You can move a message to a different tab and then instruct Gmail to put future messages from that sender into the same inbox tab (see Figure 2). I’ve noticed, though, that it doesn’t move other previous messages from that sender to the newly-chosen tab.

This blog was written with Gmail’s normal webmail interface in mind. The new inbox tabs are also being rolled out for Gmail apps in Android and iPhone. You won’t see them, however, if you have configured an email client (such as Windows Live Mail or Outlook) to deal with your Gmail.


Google Search is now secure

Google's Secure Search

Figure 3 – Google’s Secure Search

A few times in the last week or two I have noticed browsers not correctly showing Google Search when that is the defined “Home” page and the “Home” button is clicked. Instead, an error of the type “document not found” is encountered. I think the reason is that Google have changed their “Search” to a secure connection so that data between the browser and Google is now encrypted. This means that the web page has changed from http://www.google.co.uk to https://www.google.co.uk (ie the “http” part has changed to “https”). If you are encountering this problem, then just change your home page in your browser settings accordingly.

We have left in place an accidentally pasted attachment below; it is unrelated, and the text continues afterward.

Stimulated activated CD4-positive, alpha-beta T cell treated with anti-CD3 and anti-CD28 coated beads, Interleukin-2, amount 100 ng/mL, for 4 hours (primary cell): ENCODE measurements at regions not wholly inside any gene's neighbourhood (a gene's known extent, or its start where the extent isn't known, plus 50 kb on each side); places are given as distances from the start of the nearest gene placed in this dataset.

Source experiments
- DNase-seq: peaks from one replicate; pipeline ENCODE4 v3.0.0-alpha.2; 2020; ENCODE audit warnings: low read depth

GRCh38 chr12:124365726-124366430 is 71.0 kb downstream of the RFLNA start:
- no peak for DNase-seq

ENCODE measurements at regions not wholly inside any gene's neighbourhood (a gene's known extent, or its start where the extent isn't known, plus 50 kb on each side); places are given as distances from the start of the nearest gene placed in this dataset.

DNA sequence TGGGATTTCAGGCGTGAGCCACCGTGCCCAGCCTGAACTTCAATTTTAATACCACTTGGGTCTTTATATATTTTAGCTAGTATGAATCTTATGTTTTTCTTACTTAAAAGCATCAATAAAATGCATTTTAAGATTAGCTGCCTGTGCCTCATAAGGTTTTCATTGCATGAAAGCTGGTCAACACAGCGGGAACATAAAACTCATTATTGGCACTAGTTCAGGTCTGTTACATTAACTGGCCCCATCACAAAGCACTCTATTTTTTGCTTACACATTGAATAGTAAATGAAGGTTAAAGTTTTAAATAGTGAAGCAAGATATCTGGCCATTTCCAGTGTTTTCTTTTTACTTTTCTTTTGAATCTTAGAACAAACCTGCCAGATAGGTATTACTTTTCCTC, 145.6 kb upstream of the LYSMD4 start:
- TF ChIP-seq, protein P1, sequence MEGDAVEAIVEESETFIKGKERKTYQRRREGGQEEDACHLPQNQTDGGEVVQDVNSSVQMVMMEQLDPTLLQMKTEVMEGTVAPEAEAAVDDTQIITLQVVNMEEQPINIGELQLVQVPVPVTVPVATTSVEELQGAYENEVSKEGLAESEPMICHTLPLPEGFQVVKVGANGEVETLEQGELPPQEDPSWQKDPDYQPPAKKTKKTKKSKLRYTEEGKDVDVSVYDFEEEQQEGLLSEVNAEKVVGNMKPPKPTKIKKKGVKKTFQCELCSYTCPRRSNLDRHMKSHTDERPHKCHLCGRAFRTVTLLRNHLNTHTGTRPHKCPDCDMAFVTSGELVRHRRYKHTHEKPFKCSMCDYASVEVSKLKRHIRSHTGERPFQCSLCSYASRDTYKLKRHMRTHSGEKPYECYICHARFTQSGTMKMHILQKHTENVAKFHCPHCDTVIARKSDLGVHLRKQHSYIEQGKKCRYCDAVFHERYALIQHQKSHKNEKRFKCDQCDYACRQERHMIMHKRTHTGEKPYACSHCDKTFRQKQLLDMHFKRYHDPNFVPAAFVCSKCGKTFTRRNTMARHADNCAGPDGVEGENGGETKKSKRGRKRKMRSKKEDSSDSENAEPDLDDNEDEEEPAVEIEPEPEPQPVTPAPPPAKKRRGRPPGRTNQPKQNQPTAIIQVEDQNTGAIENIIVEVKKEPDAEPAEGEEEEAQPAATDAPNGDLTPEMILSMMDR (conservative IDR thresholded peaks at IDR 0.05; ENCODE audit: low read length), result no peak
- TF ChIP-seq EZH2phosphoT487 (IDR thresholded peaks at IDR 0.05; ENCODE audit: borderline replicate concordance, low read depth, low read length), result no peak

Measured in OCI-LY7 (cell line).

And I’d just like to take this opportunity to remind you that the “s” after “http” should ALWAYS be present on any web page in which you are exchanging confidential information – especially financial information.

Firefox logo with tubular bells and whistlesOne of the great strengths of the Firefox web browser is the ability to bolt on goodies – bells and whistles, if you like – that add useful features to the browser. These “bolt-ons” are usually free but the authors may invite you to make a small donation of a couple of pounds.